Niall Ferguson

Milbank Family Senior Fellow

Niall Ferguson, MA, D.Phil., is the Milbank Family Senior Fellow at the Hoover Institution, Stanford University, and a senior fellow of the Center for European Studies, Harvard, where he served for twelve years as the Laurence A. Tisch Professor of History. He is also a visiting professor at Tsinghua University, Beijing, and the Diller-von Furstenberg Family Foundation Distinguished Scholar at the Nitze School of Advanced International Studies in Washington, DC. He is the author of fifteen books, most recently The Square and the Tower. His previous book, Kissinger, 1923-1968: The Idealist, won the Council on Foreign Relations Arthur Ross Prize. He is an award-making filmmaker, too, having won an international Emmy for his PBS series The Ascent of Money. His many other prizes include the Benjamin Franklin Prize for Public Service (2010), the Hayek Prize for Lifetime Achievement (2012) and the Ludwig Erhard Prize for Economic Journalism (2013). In addition to writing a weekly column for the Sunday Times (London) and the Boston Globe, he is the founder and managing director of Greenmantle LLC, an advisory firm. He also serves on the board of Affiliated Managers Group. His new book, The Square and the Tower, in published in the U.S. in January.

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Recent Commentary

Analysis and Commentary

12 Rules For Summer, Inspired By Jordan Peterson

by Niall Fergusonvia Boston Globe
Monday, July 2, 2018

If Germany’s footballers have been the biggest losers of the year to date, then the Canadian psychology professor Jordan Peterson has been among the biggest winners. His book “12 Rules for Life: An Antidote to Chaos” — only the second he has ever published — has sold more than a million copies. His YouTube channel has 1.26 million followers.


Empathy, But Also Realism, Are Necessary In Facing Immigration

by Niall Fergusonvia Boston Globe
Monday, June 25, 2018

I am an immigrant — a legal one. Over a period of 16 years, I’ve gone through a succession of work visas, acquired a green card, married an American citizen (herself an immigrant), passed the citizenship test, and in just 17 days will take the naturalization oath, accompanied by my wife and our two American-born sons.


Immigrant Overload, Not Brexit, Heralds The End Of The European Union

by Niall Fergusonvia South China Morning Post
Monday, June 18, 2018

It is rather hard to imagine a similar play being written about the European Union in the early 21st century. The influx of migrants would have precisely the opposite effect. Far from leading to fusion, Europe's migration crisis is leading to fission.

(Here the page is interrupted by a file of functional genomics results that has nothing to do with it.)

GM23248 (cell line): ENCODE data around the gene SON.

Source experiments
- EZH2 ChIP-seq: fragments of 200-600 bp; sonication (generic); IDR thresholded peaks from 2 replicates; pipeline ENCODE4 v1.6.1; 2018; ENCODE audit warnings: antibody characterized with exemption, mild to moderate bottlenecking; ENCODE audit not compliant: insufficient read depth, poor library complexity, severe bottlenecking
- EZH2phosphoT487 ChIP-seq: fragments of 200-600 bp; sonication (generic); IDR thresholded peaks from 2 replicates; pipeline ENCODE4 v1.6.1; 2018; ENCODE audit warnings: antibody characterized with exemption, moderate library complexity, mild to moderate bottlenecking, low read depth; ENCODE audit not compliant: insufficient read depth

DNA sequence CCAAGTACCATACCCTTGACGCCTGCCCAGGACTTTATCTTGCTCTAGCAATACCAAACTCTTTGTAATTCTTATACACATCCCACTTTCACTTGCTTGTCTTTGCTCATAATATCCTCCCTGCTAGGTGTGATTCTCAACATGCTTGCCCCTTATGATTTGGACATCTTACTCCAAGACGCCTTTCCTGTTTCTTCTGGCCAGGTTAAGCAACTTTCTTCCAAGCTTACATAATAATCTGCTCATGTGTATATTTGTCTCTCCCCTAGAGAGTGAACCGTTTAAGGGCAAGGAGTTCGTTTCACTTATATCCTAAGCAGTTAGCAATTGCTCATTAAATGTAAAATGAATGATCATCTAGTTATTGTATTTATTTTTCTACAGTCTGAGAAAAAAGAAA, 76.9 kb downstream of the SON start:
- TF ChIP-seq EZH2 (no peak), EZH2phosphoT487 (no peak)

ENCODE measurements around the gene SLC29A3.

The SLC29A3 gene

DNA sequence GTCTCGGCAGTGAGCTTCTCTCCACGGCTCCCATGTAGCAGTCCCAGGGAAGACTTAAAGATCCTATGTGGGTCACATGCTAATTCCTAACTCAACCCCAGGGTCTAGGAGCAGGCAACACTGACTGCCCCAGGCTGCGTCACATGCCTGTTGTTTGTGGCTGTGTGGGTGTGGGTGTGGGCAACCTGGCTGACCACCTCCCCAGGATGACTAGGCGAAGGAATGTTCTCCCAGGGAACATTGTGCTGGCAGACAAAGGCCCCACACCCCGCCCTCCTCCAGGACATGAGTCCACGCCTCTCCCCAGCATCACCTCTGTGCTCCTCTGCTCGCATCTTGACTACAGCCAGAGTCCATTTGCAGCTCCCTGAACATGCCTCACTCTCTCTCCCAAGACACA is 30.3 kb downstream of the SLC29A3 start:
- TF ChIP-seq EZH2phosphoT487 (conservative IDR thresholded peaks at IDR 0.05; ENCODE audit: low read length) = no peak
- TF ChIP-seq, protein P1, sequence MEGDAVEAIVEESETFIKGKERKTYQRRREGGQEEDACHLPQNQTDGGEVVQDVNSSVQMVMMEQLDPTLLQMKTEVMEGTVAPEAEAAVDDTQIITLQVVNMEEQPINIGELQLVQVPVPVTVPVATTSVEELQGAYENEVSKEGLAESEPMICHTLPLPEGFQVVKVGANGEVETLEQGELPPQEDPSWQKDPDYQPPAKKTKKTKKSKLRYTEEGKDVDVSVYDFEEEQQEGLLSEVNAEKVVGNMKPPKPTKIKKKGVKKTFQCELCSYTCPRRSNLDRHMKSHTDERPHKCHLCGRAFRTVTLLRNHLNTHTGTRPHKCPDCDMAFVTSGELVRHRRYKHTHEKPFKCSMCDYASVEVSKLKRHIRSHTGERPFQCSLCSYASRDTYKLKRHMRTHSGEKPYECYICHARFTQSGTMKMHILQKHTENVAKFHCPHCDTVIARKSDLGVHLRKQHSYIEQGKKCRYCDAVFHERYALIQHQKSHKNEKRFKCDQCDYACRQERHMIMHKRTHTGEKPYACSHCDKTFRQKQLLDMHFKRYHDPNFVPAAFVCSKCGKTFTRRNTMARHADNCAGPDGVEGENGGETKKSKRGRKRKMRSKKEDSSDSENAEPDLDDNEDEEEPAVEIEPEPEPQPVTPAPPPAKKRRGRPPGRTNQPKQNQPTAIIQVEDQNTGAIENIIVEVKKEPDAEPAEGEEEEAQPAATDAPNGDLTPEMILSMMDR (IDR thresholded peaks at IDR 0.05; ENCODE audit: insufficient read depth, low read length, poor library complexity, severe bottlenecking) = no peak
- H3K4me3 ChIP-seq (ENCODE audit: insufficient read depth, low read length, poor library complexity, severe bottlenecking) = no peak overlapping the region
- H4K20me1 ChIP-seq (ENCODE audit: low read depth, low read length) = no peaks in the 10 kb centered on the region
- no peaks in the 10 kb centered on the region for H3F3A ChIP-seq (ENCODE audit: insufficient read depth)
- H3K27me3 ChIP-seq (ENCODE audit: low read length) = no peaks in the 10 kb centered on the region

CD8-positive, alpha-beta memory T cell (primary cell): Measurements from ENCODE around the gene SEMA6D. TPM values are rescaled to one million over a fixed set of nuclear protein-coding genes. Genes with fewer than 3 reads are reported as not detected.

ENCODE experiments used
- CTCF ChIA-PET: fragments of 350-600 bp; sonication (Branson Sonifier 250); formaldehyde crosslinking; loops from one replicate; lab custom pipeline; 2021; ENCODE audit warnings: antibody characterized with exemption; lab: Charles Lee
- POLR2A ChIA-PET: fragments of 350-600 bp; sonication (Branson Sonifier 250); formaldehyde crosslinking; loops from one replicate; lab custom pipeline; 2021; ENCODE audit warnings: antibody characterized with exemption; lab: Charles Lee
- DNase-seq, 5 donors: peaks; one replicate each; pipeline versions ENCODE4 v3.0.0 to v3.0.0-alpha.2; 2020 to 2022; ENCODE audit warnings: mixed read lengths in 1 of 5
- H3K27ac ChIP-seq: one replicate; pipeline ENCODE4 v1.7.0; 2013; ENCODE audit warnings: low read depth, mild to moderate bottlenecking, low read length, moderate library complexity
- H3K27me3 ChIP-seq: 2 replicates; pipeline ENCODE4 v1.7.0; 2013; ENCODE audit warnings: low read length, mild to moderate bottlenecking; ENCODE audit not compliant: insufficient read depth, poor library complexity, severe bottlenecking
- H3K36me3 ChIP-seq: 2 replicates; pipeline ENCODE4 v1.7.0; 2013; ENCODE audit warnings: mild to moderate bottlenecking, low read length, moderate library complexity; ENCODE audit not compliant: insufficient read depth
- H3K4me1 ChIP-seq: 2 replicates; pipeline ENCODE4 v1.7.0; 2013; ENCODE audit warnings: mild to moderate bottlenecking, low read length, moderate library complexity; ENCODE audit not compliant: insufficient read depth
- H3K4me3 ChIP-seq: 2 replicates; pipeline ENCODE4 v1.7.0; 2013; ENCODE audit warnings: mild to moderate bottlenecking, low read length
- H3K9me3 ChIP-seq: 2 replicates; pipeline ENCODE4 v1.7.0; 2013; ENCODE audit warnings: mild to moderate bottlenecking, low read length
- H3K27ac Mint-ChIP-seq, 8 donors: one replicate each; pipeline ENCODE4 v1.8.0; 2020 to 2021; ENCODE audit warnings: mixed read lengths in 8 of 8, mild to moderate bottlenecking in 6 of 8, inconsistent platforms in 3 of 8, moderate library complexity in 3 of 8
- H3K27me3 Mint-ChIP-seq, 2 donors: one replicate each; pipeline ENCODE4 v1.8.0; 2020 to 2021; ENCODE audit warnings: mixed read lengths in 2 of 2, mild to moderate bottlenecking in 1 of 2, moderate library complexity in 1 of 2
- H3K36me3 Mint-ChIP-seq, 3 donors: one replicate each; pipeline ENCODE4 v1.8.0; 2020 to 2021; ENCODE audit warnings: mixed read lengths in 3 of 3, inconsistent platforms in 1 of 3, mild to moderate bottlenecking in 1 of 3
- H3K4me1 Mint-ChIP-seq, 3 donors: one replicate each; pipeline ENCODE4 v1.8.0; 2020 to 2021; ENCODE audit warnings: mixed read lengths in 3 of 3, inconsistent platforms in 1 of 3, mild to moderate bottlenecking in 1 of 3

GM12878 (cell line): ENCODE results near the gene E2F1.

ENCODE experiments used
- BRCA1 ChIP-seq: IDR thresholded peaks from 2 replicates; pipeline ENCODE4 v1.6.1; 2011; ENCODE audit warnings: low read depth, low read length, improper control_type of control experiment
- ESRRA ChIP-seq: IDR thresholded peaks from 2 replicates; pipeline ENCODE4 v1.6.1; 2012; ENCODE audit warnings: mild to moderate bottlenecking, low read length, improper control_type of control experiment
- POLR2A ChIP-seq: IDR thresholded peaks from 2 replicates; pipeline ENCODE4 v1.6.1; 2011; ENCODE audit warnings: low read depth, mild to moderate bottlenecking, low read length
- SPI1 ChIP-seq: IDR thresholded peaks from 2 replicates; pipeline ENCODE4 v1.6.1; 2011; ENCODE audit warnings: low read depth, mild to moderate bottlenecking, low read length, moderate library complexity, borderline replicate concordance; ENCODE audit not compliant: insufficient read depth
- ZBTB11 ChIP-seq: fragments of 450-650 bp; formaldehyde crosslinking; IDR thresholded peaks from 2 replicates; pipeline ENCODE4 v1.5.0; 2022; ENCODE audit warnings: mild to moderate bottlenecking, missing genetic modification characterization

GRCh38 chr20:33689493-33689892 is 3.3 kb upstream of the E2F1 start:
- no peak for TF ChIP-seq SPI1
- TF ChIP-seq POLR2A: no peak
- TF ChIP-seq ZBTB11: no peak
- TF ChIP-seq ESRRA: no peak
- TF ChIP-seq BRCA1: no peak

A Terrible, Horrible, No Good, Very Bad President Builds An Empire

by Niall Fergusonvia Boston Globe
Monday, June 11, 2018

To most highly educated people I know, President Trump is a Terrible, Horrible, No Good, Very Bad president. For two years, the people with at least two university degrees (PALTUDs) have been gnashing their teeth about Trump’s every utterance and move. To the foreign policy experts, he is a bull in a china shop, trampling the “rules-based international order” underfoot.

Analysis and Commentary

Why I Called On Conservative Students In A Free Speech Fight

by Niall Fergusonvia Boston Globe
Monday, June 4, 2018

My Uncle Ian enjoyed asking his younger brother when that wastrel Niall would leave college and get a real job. The implication was that, by becoming an academic, I had essentially failed to grow up. I sometimes think Uncle Ian was right.


Face It: Trump Has Been Right About Iran And North Korea

by Niall Fergusonvia Boston Globe
Monday, May 14, 2018

To members of Washington’s foreign policy establishment, regardless of party affiliation, President Trump’s decision to exit one nuclear deal (with Iran) only to enter another nuclear deal (with North Korea) is beyond baffling.

Analysis and Commentary

An Ancient Trap Awaits China And US

by Niall Fergusonvia The Boston Globe
Monday, May 7, 2018

A hundred years ago, World War I was entering its final phase. No one in either Berlin or London had set out to expend so vast a quantity of blood and treasure on four years of industrialized slaughter. As I argued 20 years ago in “The Pity of War,” World War I was perhaps the greatest error of modern history.


Trump And The ‘Chimerica’ Crisis

by Niall Ferguson, Xiang Xuvia Wall Street Journal
Sunday, May 6, 2018

The countries’ divergence began in 2015, as Beijing took defensive steps against financial risk.

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Make Chimerica Great Again

by Niall Ferguson, Xiang Xuvia Economics Working Papers
Thursday, May 3, 2018

Economics Working Paper 18105


Trump Is Losing At Home But Winning Abroad

by Niall Fergusonvia Boston Globe
Monday, April 30, 2018

Some teams — generally the ones I support—tend to win at home and lose away. The same is true of some American presidents. Lyndon Johnson’s most enduring victories were legislative (civil rights and the Great Society), yet his presidency was destroyed abroad, in Vietnam.